Sandbox (Hura crepitans)

This tree is native to tropical areas of North and South America as well as the Caribbean. The ‘sandbox’ name refers to its tangerine-shaped seed capsules, which were valued in colonial times as exotic boxes for holding the sand that people used to blot the ink when they wrote letters. Despite this ‘civilized’ Victorian image, these trees tend to be hidden in forested areas on St. John and are generally not very friendly. The capsules explode loudly when they are ripe and shoot out the seeds like shrapnel – reportedly up to 300 feet at 150 miles per hour. Besides having a thick layer of sharp thorns, they also have toxic sap that was used in pre-colonial times for poisoning arrows – and later for making tear gas.      


White prickle (Zanthoxylum martinicense)

Native to the Caribbean and northern South America, this tree seems to thrive in higher elevations, and quickly grows very tall when it gets enough light. The thorns are largest at the base of the tree, where a grazing animal would make contact, and become smaller and sparser further up. But interestingly, it also has small thorns on the backs of its leaves that could deter upper level browsers. You can see one along the John Head Road past the Catherineberg ruins, on the right in a small turnout as you drive towards Cinnamon Bay.  

 Yellow prickle (Zanthoxylum monophyllum)

I only recently noticed a few of these trees, in the low-lying Fish Bay conservation land. They do not seem to have thrived there, maybe because they have gotten flooded with salty water. They are generally smaller than the related white prickles. According to Eleanor Gibney, the wood is a very attractive yellow, and the roots were formerly used to make a yellow dye. She also noted that researchers have isolated antibiotic compounds from the thorny wood. Trees protect themselves with chemicals as well as thorns, and in earlier times this one’s bark was used to treat people with colds, and as an aesthetic. 
For more information on the Unitarian Universalist Fellowship’s Tree Appreciation Project, you can go to the website or the Facebook page ‘UUF Tree Appreciation Project St John VI’.

Photos by Gail Karlsson

Fish Bay Fashion Shoot

Little Blue Heron

The Academy Awards red carpet certainly showcased many glamorous gowns, but some St. John celebrities have their own stunning outfits – and I’m not referring to the tie-dye display at the recent Hippie Love Fest in Coral Bay (though that was truly awesome).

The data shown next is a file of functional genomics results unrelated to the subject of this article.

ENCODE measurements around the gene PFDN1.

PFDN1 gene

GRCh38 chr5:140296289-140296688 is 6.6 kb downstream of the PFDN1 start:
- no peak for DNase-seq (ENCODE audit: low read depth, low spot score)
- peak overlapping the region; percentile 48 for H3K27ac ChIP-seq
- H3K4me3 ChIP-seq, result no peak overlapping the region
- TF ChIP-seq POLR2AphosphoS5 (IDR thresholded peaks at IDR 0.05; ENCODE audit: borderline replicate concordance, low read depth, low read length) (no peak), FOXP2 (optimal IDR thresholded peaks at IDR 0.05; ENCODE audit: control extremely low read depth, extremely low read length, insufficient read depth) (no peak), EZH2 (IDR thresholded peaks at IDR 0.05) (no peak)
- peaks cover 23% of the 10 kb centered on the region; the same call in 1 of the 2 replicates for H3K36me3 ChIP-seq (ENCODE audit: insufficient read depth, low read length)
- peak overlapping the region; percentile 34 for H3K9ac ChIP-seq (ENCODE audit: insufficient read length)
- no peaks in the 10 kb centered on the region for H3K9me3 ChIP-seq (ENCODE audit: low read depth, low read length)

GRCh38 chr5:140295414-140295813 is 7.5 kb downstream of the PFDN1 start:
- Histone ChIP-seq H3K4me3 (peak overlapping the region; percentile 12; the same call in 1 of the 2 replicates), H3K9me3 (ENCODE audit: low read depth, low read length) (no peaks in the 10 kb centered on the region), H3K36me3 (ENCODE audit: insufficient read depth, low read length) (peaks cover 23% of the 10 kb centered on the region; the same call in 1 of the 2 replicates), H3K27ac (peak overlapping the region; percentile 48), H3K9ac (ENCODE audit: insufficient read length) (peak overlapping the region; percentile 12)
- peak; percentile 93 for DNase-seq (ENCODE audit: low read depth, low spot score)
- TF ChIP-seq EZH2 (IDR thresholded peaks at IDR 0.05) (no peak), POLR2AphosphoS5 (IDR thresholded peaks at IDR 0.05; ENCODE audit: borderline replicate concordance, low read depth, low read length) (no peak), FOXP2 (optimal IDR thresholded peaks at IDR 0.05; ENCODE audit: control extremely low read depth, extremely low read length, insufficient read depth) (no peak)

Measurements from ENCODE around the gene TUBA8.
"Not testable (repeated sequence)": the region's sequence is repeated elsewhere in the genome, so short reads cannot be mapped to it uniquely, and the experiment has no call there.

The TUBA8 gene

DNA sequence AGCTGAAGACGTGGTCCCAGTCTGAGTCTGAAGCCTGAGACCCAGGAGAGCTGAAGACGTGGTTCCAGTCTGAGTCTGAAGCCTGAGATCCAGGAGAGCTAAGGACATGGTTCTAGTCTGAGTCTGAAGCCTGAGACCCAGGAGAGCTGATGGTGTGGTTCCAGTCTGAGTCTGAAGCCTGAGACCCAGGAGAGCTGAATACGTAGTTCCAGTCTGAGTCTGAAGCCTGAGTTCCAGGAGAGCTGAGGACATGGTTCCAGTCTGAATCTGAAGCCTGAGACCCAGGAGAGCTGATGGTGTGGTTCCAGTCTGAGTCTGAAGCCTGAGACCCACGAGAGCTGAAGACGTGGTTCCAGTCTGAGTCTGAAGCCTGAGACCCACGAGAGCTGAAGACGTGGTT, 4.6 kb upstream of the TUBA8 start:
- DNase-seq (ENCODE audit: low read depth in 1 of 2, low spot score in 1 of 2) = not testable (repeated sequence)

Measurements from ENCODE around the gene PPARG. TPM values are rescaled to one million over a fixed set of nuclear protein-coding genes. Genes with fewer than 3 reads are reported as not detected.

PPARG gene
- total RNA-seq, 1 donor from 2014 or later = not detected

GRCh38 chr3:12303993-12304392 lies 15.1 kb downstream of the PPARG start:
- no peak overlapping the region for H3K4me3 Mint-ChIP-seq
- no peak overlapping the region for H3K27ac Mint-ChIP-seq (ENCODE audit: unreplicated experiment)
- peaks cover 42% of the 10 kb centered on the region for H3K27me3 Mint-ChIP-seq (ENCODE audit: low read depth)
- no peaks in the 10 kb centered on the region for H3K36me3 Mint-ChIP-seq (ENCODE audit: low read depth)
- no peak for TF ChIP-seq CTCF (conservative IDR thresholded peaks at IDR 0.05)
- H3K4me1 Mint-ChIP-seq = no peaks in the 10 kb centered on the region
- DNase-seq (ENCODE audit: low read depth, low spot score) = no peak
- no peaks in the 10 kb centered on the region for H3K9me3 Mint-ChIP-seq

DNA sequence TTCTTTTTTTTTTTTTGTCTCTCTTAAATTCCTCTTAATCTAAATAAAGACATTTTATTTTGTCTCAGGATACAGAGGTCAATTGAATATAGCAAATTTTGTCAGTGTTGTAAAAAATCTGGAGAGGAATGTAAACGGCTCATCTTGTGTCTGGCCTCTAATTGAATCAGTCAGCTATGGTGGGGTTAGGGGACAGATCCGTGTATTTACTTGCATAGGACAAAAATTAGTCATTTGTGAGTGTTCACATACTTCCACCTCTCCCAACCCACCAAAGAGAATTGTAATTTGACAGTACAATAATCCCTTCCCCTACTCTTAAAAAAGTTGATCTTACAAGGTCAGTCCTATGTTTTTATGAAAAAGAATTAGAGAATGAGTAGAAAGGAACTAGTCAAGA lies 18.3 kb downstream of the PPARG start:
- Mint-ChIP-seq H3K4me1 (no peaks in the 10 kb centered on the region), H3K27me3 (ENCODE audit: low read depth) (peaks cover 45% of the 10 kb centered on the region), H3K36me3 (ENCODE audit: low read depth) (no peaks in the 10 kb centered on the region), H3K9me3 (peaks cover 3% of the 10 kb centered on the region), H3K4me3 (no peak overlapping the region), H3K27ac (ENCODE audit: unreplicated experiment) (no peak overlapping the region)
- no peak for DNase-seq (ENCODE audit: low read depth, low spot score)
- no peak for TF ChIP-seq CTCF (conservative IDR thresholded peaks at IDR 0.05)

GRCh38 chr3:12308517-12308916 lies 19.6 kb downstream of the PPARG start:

Here in Fish Bay I have been stalking some reclusive style-setters that hang out around the mangroves, and recently enlisted my husband to help me search for them. We set out in our neighbor’s two-seater kayak, like seagoing paparazzi. I sat in the bow with my telephoto lens while he paddled slowly along the red mangroves at the edge of the bay.

My main goal was to get some close-ups of a group of Ruddy Turnstones I had glimpsed on the shoreline when I was kayaking alone, without my camera. We searched unsuccessfully for a while until we were distracted by a Little Blue Heron wading in the shallow water. It was more than willing to pose for us and we quietly drifted closer and closer.

During breeding season, the feathers on the necks of Little Blue Herons are a lovely shade of purple, and long ribbon-like plumes extend from their heads and necks. Our model turned for us so its plumes fluttered prettily in the breeze, though its yellow eyes were hard and cold, and its black-tipped bill turned downward.     

Soon an even flashier beauty strolled out into the bay – a Great Egret in breeding plumage. Its bright white feathers were overlaid with long delicate back plumes, called aigrettes. These plumes used to be popular for adorning fancy women’s hats, and the birds were hunted until hardly any were left alive. This one  proudly showed off its healthy vitality, with its plumes and dramatic green eye shadow highlighting its breeding status.  

Great Egret with breeding plumage
We finally caught up with the Ruddy Turnstones on a sandy strip of shoreline. A few weeks ago their feathers were mostly grayish, not ruddy - though their orange legs were quite flashy. Now their feathers seem to have gotten a bit redder, and their faces are beginning to develop their special breeding markings. By the time they fly off to their breeding grounds in the Arctic this summer their faces will be darkly patterned, like harlequins.

Ruddy Turnstone